New cars come packed with features that provide data on how the vehicle is performing.
Yet homebuyers invest hundreds of thousands of dollars on their house but have very little idea about what is happening in the home. People are likely to live in their homes for decades longer than in the past.
This creates new demands for the future homes to adapt to the lives of the older people. New smart technologies for living, care and health services are entering the homes of people – but do they meet the real needs of people?
Anup Raghavan, digital solutions specialist for technology company B.One Hub, said consumers in future will want their homes to be smart.
This “need to know” will be particularly important for older people wanting to retain independence and who may be vulnerable to the rising cost-of-living.
“Everything costs money and uncertainty about things like security cause stress. A smart home helps solve these issues.”
Smart homes can control who is at home, how appliances and services are working and whether energy and waste systems are efficient.
Mr Raghavan took part in a workshop at LifeLab – a division of the Global Centre for Modern Ageing – which brought together established companies, entrepreneurs, researchers and older people to look at what future homes should be like to support older people living independently as long as possible.
B.One Hub has a customisable app for homeowners to operate a smart home fitted with a range of devices. Consumers were on the cusp of letting go of the outdated concept of unconnected homes.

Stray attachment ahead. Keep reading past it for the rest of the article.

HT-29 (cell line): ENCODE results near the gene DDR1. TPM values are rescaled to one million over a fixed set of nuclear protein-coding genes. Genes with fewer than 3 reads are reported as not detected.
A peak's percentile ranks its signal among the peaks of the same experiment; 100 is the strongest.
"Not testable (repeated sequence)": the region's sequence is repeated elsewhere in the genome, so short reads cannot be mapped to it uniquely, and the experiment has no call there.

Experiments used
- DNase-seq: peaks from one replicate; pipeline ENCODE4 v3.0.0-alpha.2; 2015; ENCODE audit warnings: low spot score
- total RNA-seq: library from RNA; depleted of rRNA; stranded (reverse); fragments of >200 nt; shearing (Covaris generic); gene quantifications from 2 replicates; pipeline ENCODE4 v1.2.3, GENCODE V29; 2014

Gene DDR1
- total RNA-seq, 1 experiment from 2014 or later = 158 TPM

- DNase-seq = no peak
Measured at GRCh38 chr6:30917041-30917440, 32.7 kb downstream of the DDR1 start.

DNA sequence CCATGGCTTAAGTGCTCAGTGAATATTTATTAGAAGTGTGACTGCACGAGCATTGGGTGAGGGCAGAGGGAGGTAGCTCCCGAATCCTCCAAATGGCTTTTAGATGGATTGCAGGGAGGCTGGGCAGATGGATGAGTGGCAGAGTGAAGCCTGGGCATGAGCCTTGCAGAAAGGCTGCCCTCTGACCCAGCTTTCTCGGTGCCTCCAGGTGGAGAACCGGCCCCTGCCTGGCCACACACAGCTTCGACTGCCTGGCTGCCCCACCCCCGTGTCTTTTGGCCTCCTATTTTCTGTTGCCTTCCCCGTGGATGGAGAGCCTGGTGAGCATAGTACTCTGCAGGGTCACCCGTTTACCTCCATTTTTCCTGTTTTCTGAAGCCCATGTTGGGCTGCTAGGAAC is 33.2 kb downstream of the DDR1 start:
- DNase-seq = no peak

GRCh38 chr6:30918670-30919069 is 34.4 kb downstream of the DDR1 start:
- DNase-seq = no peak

“As an industry, it’s important we get feedback now at the beginning of this transition,” Mr Raghavan said.
The workshop explored wants and needs of older people and their likely acceptance of change.
Property developer Peet joined the workshop to deepen its understanding of trends and homebuyers’ future needs.
“What people want is pretty universal. Good design is good design. We design homes to be comfortable and robust and which will last for decades,” said Stuart Headland, development manager at Peet.
Peet – whose projects include Tonsley Village – caters for people of all ages from first-home buyers onward, including a growing market of older people.
The executive director of LifeLab, Veera Mustonen, said the workshop employed co-design principles to put companies and consumers onto a shared pathway.
“In co-design, we believe everyone has something to bring to the table,” she said.
Older people who participated in the workshop said they found the discussions lively and meaningful.
“I am sure the outcomes will have future positive benefits for our community,” participant Geoff said.
One of the products on display at the session was a health-monitoring system developed by iCCnet CHSA which enables clients to self-monitor their conditions from home and automatically sends the results to their clinic, hospital or health service.
“It’s a lifesaver for rural patients who live too far to travel to their local clinic regularly,” iCCnet CHSA’s Nick Morfidis said.
Another participant, Sean Grealy, founded Care Konnect, a mobile app for bringing together the network of people around an ageing or vulnerable person all in one place digitally, tackling social isolation and increasing direct feedback to service providers so people can stay connected to those who matter most no matter where they are in the world.
Stephen Blakeney of MedDev SA, an industry-led organisation which represents South Australia’s burgeoning medtech sector, said the workshop had been very useful in bringing together companies and older people to chart directions.
Ageing in place in smart homes is a major global trend.
LifeLab looks forward to working with companies and older people to come up with innovative solutions to help people to live long and well in their homes.